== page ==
Every few years the Lebanese must cope with an individual, party or community that ignores, disastrously, sectarian conventions. When the Maronites, the Sunnis and the Druze couldn't get it right during the 1970s, the country descended into a 15-year war. Today, it is Hizbullah, as prime spokesman for the Shiite community, that is making a similar miscalculation. If conflict can be averted, then the party's learning a lesson will have been worthwhile: better a weak Lebanese state where communal alignments can counterbalance the hegemonic tendencies of one side to a strong, purportedly non-sectarian state that will consistently drift toward a disputed, therefore unstable, authoritarianism.
That said, permanent, rigid sectarianism is not ideal. For any truly democratic order to emerge, the Lebanese must ultimately think as citizens, not as members of religious tribes. But wishing that away will not work. The only solution is to modify sectarianism from within, to provisionally accept its institutions while making it more flexible and opening up space for non-sectarian practices. The Taif agreement outlines the means to reach this end, and just as soon as Lebanon can break free of Syrian and Iranian manipulation, just as soon as Hizbullah agrees to a process leading to its disarmament, no matter how lengthy, sectarian negotiations will become possible and the road to reform can be taken.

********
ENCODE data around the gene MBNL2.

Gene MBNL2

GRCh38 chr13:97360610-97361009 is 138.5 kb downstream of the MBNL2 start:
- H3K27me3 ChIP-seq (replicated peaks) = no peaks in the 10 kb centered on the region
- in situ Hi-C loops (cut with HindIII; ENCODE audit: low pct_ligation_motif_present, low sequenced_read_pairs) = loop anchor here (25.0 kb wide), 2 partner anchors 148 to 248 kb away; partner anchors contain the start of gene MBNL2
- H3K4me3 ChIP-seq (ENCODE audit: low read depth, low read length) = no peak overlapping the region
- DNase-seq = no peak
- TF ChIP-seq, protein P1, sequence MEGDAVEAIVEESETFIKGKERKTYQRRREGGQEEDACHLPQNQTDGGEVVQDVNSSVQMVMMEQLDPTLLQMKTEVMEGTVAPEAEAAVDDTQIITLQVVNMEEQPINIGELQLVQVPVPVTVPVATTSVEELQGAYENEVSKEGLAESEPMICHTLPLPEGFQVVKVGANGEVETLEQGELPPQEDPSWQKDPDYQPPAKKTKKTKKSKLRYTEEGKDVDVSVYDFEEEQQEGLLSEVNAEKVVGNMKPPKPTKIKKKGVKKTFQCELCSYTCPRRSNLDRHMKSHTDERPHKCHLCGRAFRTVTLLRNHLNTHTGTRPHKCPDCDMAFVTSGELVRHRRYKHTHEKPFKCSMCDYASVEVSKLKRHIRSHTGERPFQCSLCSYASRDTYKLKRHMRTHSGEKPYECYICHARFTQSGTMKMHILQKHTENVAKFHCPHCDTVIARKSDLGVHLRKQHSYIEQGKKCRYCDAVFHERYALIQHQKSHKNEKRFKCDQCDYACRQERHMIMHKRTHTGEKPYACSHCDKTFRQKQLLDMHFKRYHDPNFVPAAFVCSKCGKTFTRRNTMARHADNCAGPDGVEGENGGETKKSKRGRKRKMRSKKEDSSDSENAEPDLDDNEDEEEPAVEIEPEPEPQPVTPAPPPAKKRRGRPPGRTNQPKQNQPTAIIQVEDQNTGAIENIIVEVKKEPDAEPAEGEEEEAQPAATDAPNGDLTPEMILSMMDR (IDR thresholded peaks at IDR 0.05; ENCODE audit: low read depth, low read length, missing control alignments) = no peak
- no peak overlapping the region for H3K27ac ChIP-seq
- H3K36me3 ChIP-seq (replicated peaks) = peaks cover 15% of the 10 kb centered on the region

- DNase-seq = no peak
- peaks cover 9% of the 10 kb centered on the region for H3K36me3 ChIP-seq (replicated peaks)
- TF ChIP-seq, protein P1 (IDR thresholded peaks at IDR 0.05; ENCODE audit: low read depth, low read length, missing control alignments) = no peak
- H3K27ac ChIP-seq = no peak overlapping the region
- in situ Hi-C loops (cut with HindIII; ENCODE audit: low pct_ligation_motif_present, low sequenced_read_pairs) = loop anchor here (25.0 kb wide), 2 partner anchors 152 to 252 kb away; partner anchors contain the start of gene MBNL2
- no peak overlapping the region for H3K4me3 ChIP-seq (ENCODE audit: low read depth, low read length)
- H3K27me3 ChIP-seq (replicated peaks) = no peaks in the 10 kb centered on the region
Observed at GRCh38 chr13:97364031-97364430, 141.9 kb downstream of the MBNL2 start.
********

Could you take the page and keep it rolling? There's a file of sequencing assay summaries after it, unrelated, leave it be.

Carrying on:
That column was criticized here, but the point I would like to make about it is that it is hard to understand how Shias (who are, for better or for worse, mostly represented by Hizbullah nowadays) can make a push for a greater role within a sectarian system without going after some entrenched interests. Power is taken, not given freely.

Update: Landis has published a response to Young's column.